And I still have that black cassette.


In retrospect I believe it was Pretty Hate Machine  that first triggered the synesthesia which makes music so compulsively addictive to me to this day. What’s more, even as the album and Reznor eventually made their way into the pop culture vernacular they have always remained, in my head, completely my own. PHM is a lot like Richard Kelley’s film Donnie Darko* – both are such extremely personal pieces of art to me that I almost never consume them with other people present. No offense to my wife or my friends and family, but the presence of others waters down the experience, an experience that although dependent on external stimulus, is so intensely internal** that I almost averted this post in favor of something less ‘sacred’ at the last minute.

But I didn’t, so dig in and relive one of the greatest records ever made. Oh, and tag Tommy!

* Not the director’s cut which is grand as well, but doesn’t hold the same spell over me.

**Author’s Note: In writing this piece, especially the final paragraphs, I believe I finally realized what it is that makes people like me recoil a bit when music we love becomes widespread popular. I spoke in the opening paragraph about my bias for some NIN records over others. That comment is really only relevant to one release, 1994’s The Downward Spiral. I feel this way about that album – which is a masterpiece in its own right –  because Spiral was the record where suddenly everyone in my high school LOVED “Nails!” as I so often heard them referred to in those days when it seemed one could not go a day without hearing Closer somewhere in public, whether pumping from the kicker boxes of modified, bass-heavy car stereos, on Empty-V or, on one mind-numbing occasion, sung by a gaggle of drunken cheerleaders in a Taco Bell parking lot. When this territoriality weakens your bond with a piece of music like this the issue is not that a little-known artist or group you’ve bonded strongly with is suddenly successful – you want them to be recognized – but one of suddenly having to share your bond with others. The teenage music snob I was at the time resented the idea that anyone else could possibly like the music more than my friends and I because it was so entwined in our own experiences. When you internalize something in the way many of us do it becomes hard to conceive of it as existing anywhere outside that personal world comprised of your thoughts, dreams, friends and experiences. I’m not so much like that anymore – maybe a little on occasion – but it’s something that has always fascinated me about music and our relationship to it, so I had to put those thoughts down in order to chronicle them at the very least, for myself.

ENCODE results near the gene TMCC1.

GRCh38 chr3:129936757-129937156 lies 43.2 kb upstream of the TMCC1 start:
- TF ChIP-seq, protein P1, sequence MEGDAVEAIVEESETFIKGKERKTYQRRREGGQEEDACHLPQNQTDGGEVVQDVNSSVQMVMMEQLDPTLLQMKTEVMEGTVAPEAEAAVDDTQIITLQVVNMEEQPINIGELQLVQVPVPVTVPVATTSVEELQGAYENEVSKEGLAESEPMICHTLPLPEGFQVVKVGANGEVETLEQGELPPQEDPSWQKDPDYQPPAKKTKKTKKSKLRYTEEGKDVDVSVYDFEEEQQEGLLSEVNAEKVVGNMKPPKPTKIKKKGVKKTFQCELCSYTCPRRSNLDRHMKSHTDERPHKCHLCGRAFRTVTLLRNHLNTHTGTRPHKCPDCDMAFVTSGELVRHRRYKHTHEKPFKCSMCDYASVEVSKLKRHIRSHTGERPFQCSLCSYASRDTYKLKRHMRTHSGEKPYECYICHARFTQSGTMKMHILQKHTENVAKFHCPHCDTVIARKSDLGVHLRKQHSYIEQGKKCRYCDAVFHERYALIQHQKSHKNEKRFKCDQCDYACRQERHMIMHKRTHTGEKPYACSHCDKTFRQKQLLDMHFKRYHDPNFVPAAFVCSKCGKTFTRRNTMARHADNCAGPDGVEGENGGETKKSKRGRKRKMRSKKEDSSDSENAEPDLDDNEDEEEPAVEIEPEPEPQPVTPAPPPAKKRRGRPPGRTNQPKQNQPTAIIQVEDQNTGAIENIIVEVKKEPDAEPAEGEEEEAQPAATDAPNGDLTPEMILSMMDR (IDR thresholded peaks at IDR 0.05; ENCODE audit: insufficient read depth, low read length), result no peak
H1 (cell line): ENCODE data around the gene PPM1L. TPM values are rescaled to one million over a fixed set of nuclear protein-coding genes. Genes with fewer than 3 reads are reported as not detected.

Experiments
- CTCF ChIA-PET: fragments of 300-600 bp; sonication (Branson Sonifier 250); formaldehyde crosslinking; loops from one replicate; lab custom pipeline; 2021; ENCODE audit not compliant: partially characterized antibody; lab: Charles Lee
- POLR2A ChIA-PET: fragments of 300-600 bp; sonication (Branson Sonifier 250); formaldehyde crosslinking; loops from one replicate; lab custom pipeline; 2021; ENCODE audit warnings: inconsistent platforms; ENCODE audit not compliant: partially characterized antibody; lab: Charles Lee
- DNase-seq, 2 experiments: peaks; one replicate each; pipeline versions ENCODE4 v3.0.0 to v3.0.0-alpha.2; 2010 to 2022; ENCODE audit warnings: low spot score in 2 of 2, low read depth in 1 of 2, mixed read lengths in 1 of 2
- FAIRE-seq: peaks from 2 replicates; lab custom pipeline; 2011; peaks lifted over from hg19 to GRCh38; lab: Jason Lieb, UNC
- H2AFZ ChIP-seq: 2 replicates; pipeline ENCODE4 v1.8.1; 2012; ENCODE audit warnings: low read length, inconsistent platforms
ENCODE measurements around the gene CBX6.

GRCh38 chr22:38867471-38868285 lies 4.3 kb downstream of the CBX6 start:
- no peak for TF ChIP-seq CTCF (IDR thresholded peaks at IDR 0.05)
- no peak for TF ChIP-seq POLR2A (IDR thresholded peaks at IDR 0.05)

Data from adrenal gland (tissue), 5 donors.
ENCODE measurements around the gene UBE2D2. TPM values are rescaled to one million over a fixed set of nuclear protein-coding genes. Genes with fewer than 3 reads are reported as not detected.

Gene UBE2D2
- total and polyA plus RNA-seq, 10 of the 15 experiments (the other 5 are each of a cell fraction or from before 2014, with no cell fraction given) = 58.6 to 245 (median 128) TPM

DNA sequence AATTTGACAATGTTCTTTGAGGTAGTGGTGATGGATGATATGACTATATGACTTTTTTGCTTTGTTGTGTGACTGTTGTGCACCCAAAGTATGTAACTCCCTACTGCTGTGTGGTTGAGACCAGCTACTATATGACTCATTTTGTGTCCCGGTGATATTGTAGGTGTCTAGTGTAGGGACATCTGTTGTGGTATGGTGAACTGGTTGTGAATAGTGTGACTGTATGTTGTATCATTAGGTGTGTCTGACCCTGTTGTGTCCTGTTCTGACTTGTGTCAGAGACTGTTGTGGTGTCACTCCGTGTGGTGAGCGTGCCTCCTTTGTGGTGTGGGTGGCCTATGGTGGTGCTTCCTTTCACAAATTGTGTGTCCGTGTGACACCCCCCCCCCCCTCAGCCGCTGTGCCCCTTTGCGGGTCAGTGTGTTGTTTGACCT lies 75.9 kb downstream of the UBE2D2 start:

Shawn C Baker

Shawn C Baker

Shawn lives in Los Angeles where he co-hosts Drinking w/ Comics, writes screenplays and fiction and has been known to drink quite a bit of beer. Good beer.